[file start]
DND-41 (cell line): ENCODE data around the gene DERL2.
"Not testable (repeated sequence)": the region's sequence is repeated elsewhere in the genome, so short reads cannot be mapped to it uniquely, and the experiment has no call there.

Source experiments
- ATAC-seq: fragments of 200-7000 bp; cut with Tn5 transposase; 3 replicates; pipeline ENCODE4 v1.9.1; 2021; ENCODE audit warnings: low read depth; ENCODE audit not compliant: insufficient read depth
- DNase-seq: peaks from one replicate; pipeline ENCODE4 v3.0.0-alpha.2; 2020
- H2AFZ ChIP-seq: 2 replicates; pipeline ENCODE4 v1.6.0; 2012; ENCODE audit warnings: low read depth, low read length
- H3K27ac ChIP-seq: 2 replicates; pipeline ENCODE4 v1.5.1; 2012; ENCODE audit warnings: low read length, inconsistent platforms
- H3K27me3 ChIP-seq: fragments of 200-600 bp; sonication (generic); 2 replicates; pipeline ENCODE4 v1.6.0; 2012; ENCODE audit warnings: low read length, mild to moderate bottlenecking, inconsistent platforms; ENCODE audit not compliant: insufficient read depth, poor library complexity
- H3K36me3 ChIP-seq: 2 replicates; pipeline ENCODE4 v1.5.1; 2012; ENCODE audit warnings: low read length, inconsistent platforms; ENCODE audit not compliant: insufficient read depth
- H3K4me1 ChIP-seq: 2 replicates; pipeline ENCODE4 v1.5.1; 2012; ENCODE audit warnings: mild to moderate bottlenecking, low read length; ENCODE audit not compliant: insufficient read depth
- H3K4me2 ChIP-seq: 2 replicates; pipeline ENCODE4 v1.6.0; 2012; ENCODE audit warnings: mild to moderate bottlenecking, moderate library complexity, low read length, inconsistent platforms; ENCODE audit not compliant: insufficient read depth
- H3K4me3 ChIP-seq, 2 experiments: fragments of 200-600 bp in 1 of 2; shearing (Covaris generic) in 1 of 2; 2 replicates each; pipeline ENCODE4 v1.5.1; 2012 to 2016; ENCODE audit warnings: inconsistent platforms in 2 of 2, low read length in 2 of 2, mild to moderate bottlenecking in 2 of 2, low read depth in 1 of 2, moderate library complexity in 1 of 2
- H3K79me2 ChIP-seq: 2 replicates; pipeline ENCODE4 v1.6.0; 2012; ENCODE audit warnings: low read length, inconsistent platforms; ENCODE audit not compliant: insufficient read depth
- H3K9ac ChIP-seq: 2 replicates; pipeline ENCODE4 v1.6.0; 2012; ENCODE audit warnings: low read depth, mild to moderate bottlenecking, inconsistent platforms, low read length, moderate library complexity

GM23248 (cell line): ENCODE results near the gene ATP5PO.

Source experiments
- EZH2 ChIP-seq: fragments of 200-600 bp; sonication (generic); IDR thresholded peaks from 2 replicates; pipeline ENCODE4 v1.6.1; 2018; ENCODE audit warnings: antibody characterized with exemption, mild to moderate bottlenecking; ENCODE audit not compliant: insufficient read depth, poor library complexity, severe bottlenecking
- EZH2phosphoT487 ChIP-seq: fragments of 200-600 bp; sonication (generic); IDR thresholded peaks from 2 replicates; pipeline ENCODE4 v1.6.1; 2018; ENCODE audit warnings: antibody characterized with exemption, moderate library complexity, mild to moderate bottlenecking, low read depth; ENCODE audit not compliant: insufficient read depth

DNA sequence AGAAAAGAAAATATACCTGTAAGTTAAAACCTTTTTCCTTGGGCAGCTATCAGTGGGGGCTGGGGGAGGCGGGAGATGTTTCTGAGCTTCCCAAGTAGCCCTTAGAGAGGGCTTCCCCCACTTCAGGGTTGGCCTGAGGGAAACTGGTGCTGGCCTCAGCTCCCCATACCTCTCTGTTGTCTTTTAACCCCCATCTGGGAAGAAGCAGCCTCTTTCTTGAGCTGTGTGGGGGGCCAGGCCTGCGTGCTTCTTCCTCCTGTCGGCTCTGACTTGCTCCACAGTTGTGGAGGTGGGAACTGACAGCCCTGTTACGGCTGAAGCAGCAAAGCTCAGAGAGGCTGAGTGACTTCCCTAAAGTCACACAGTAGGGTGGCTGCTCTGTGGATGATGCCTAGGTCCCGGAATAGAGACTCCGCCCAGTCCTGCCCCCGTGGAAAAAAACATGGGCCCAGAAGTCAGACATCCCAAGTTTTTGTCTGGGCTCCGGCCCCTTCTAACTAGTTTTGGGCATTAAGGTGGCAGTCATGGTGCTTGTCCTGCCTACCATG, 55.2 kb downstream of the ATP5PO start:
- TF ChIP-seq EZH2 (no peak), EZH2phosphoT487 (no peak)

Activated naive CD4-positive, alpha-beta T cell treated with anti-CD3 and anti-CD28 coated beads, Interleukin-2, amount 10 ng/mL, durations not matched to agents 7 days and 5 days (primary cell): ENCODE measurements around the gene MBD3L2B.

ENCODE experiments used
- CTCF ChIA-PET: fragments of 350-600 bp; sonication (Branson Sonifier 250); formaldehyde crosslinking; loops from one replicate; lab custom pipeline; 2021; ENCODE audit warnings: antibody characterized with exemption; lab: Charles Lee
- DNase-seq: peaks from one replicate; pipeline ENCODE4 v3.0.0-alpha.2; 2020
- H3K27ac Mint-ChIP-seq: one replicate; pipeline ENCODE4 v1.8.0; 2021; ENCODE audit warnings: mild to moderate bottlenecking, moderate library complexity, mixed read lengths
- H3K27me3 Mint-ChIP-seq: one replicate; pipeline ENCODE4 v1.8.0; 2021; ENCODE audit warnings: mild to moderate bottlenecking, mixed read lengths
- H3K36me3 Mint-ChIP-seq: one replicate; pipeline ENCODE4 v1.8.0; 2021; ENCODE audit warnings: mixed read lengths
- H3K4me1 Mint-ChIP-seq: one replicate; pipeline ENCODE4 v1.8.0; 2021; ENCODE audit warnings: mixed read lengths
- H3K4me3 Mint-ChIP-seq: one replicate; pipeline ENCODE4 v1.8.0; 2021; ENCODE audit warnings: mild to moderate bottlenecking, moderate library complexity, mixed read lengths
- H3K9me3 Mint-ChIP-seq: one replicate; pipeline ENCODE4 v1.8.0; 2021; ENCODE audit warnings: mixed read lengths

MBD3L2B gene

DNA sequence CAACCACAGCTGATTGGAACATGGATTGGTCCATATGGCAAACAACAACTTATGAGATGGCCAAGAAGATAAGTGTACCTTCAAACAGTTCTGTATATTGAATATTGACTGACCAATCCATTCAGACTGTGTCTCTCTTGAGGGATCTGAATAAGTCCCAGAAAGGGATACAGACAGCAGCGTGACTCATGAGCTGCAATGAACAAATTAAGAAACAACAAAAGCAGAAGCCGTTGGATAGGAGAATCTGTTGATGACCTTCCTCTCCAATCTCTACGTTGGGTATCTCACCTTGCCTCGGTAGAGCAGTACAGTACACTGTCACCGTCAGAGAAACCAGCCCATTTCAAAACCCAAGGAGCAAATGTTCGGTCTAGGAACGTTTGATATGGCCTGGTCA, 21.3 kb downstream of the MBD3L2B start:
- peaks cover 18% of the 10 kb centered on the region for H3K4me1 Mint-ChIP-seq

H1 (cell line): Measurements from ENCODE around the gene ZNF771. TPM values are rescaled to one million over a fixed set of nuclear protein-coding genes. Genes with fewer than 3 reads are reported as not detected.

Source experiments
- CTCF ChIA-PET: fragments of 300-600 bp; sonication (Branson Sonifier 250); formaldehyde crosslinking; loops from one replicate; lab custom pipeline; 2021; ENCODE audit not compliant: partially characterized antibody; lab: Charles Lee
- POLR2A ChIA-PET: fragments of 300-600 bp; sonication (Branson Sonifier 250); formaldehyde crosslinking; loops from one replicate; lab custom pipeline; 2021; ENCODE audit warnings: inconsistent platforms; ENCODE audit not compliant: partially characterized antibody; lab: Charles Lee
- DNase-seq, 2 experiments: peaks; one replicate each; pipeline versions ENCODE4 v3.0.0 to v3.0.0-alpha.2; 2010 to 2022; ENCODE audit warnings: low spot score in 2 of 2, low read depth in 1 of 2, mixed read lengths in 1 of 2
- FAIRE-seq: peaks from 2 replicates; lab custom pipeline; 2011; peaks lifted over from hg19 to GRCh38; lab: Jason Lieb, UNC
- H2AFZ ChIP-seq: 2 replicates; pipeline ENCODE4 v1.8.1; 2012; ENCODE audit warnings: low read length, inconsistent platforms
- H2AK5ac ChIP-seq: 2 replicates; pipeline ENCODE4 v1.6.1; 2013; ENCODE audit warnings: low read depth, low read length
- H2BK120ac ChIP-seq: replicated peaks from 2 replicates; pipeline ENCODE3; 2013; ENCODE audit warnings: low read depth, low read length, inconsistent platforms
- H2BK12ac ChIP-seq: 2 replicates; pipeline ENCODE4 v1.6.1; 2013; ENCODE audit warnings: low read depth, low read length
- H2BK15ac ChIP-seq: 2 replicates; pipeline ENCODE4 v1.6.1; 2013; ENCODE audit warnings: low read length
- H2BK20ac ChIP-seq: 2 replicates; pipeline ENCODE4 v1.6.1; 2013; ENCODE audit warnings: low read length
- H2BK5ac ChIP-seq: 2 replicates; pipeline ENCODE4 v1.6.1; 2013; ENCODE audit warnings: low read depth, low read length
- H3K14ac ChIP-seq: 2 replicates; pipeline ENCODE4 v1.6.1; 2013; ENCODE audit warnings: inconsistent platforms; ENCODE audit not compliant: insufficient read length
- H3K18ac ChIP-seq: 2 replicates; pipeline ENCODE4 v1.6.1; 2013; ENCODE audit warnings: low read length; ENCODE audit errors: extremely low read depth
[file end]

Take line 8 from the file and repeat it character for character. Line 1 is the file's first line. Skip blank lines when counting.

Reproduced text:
- H3K27me3 ChIP-seq: fragments of 200-600 bp; sonication (generic); 2 replicates; pipeline ENCODE4 v1.6.0; 2012; ENCODE audit warnings: low read length, mild to moderate bottlenecking, inconsistent platforms; ENCODE audit not compliant: insufficient read depth, poor library complexity